Wednesday 22 February 2006

The beauty of the dead cow

Sick-bagging fast food
I could only hold my head in my hands this morning as I listened to the Anderson Copper 360° programme on CNN.
Many of my friends note my utter disdain expressed with vehemence when the idea of ordering fast-food come up.
Ever since over 13 years ago I observed the odd-one out round on the BBC’s Have I Got News For You where three of the most dastardly sick-making and gut-wrenching things like a nematode worm, raw sewage and back legs of a mouse were allegedly found in fast food – I have been completely and utterly off that stuff.
Some episodes on television mark you – big time.
Besides that, I can cook, I like to cook and I do try as often as possible to cook for myself and also for friends.
In some cases, I have to tone down the spices for my European guests whose palate might be complete singed with hot pepper tastes that our African ladies might as well use as eye salve – Just kidding!
Tomato mummies
When I returned to Europe years ago, the first thing that struck me when I got a can of chopped tomatoes was the Best Before date which was about 3 years hence. I lost count of the E-numbers as it looked like the manufacturers were in cahoots with the mummifiers of Ancient Egypt.
Fine, everyone looked like they were going about their business kept and preserved as lively mummies, more excitable than zombies but less so natural.
So, imagine my amazement when I found that they had been tampering with the colour of egg yolks by giving chickens a particular kind of feed containing Lutien.
The farm in your local grocery
Somehow, customers prefer yellow skinned chicken to white skinned chicken – that is the problem; many of these customers probably think you pluck eggs from garden plants.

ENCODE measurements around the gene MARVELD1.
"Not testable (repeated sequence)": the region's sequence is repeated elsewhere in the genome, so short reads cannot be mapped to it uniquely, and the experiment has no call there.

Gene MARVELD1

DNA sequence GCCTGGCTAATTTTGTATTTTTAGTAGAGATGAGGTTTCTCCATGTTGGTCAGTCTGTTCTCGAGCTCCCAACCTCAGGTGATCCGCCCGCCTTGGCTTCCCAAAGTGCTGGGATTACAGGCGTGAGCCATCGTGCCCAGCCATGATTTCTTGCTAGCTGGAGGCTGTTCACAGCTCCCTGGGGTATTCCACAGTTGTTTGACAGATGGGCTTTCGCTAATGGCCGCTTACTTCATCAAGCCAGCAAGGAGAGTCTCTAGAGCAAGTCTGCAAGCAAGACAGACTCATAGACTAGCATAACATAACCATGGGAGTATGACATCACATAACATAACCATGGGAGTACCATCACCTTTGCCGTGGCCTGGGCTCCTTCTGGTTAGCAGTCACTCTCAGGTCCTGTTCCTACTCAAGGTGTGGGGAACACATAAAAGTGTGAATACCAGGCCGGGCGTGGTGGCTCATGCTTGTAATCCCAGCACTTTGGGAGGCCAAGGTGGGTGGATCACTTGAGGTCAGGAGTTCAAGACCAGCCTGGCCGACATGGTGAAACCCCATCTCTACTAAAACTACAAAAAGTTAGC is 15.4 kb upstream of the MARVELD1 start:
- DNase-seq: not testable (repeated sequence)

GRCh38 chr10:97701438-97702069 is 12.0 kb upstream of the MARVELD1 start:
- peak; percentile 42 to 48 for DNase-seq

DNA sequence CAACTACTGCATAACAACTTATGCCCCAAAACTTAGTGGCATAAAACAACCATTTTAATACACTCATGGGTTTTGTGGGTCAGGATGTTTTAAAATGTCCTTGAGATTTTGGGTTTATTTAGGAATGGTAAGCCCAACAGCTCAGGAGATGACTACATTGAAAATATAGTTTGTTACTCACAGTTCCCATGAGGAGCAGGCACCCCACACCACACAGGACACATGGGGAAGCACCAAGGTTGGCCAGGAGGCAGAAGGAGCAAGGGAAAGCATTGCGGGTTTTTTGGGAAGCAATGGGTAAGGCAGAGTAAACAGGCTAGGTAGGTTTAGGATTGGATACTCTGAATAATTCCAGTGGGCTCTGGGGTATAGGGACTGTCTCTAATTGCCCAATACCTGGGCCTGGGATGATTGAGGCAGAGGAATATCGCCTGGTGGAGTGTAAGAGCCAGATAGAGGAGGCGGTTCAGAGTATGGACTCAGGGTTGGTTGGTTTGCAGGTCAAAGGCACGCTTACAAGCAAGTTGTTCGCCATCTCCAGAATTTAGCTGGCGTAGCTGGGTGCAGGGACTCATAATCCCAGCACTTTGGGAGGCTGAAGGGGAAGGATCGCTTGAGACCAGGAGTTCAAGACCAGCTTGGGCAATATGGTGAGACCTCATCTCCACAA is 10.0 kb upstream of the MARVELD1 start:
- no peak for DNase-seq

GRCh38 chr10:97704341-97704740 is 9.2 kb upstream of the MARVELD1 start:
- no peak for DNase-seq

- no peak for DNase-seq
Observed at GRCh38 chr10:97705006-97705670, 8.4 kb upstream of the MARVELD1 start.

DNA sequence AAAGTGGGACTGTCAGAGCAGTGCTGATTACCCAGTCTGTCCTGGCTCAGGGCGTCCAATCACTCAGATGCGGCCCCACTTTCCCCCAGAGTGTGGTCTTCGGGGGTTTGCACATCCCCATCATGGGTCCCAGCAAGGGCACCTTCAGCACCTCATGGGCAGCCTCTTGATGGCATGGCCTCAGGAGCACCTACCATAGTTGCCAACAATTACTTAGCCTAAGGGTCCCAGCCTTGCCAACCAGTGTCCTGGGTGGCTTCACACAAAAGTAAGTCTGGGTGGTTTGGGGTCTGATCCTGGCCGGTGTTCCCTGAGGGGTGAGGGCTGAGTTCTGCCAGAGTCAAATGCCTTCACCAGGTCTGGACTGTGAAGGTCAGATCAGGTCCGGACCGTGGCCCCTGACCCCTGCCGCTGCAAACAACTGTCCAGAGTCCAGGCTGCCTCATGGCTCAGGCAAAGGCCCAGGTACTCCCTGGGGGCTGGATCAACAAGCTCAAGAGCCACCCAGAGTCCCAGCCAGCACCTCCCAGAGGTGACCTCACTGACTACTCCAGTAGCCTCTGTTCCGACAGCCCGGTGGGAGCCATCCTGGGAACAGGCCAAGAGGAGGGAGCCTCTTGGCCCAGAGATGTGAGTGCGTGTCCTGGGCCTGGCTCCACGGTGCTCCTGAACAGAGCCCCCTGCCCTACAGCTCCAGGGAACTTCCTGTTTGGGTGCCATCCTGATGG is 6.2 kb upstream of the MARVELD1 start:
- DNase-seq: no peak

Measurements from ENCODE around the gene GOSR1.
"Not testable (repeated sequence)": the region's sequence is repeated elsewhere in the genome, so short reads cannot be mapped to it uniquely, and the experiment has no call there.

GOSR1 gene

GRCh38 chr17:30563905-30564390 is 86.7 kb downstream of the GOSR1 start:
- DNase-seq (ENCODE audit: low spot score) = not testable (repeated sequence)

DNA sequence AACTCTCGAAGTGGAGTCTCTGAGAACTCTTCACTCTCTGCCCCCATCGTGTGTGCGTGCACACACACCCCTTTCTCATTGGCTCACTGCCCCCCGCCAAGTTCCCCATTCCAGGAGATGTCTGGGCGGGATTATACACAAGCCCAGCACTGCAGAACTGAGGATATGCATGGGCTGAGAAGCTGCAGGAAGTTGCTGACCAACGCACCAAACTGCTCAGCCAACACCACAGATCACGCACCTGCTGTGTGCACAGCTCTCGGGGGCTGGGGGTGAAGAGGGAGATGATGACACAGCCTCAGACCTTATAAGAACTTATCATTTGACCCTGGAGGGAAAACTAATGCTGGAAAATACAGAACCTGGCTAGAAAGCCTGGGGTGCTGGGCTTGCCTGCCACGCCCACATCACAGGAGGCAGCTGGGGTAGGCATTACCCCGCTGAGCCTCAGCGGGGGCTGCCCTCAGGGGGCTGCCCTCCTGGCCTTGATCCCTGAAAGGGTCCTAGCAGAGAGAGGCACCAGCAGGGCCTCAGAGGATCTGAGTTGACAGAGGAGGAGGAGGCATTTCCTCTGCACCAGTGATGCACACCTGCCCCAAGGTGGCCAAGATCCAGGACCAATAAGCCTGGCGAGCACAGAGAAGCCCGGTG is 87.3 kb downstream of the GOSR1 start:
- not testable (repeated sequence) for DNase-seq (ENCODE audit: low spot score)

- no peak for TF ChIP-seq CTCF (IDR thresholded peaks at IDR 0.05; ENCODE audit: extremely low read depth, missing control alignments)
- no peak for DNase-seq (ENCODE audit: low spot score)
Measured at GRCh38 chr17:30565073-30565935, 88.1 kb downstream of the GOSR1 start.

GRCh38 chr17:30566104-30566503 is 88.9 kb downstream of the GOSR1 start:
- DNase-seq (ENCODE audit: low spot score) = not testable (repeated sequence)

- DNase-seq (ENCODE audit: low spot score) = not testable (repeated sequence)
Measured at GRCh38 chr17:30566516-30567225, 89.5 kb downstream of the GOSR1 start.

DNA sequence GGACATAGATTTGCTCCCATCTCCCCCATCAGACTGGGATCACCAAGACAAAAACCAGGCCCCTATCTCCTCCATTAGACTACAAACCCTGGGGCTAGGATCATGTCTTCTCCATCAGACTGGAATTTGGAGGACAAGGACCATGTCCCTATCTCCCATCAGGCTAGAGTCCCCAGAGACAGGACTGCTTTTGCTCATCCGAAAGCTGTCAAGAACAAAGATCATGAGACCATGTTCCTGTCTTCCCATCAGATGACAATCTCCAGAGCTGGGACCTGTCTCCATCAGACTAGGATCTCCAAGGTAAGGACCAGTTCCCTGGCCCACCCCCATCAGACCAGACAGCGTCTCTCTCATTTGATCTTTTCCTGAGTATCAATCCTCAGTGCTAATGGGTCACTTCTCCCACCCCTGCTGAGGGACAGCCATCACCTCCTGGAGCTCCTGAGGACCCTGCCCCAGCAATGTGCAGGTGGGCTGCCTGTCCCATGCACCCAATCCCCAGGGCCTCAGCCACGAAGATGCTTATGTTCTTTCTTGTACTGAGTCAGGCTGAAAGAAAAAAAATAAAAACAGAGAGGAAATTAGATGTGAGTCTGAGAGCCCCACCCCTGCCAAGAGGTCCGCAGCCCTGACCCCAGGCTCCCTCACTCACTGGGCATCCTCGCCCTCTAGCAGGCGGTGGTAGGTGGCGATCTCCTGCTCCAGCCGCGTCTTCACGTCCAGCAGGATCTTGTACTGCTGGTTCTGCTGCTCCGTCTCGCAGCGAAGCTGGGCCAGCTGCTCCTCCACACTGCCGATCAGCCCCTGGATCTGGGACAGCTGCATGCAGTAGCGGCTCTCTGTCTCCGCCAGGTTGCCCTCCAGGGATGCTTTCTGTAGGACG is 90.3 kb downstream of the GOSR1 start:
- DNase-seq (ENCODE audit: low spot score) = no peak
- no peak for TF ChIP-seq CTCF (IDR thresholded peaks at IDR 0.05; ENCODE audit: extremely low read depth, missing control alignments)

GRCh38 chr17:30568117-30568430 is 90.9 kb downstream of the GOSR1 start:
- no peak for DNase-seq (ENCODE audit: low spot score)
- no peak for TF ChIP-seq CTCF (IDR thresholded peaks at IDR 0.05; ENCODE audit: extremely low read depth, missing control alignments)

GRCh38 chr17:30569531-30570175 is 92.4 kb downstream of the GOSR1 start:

Aesthetic quality trumps natural quality every time as convenience, availability and cost no matter how unscrupulously provided, lure and entice customers who are so removed from nature that nothing is really what it seems anymore.
This is not a time to explore the amount of colour that goes into food stuff nowadays.
Beauty of the dead cow
However, back to my inspiration for this piece, red meat is just not what it seems anymore; the meat is treated with carbon monoxide to keep the redness that usually disappears in 5 days maximum for up to 40 days.
Basically, we lose one of the common indicators for observing if packaged meat is available or off.
Colour, smell, sliminess, taste and sell-by date as the commentary goes are the options you have to check the quality for edible consumption of beef.
The colouring also masks the workings of pathogenic bacteria - but that would be hidden in some study that gets reveals when the lawyers are ready for court.
As usual when the food agencies collude in this “Customer Irrelevant”-“Industry Fillip” activity, they offer us a lesson in semantics.
Carbon monoxide is considered a colour fixative not a colour additive – take me for an idiot and I’ll be a fool for anyone.
As for the harmfulness of carbon monoxide, which binds too easily with haemoglobin in the blood than oxygen can get access to keep you alive, especially if you work in a mine or have un-serviced gas heating – they say – we have nothing to fear.
Once again we move from the curse of the mad cow to the beauty of the dead cow – history is about to repeat itself – do not say, you’ve heard this before.

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